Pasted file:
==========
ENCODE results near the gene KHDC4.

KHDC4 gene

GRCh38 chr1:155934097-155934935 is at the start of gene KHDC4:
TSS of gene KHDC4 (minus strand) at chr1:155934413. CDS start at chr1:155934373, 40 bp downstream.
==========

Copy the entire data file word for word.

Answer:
ENCODE results near the gene KHDC4.

KHDC4 gene

GRCh38 chr1:155934097-155934935 is at the start of gene KHDC4:
TSS of gene KHDC4 (minus strand) at chr1:155934413. CDS start at chr1:155934373, 40 bp downstream.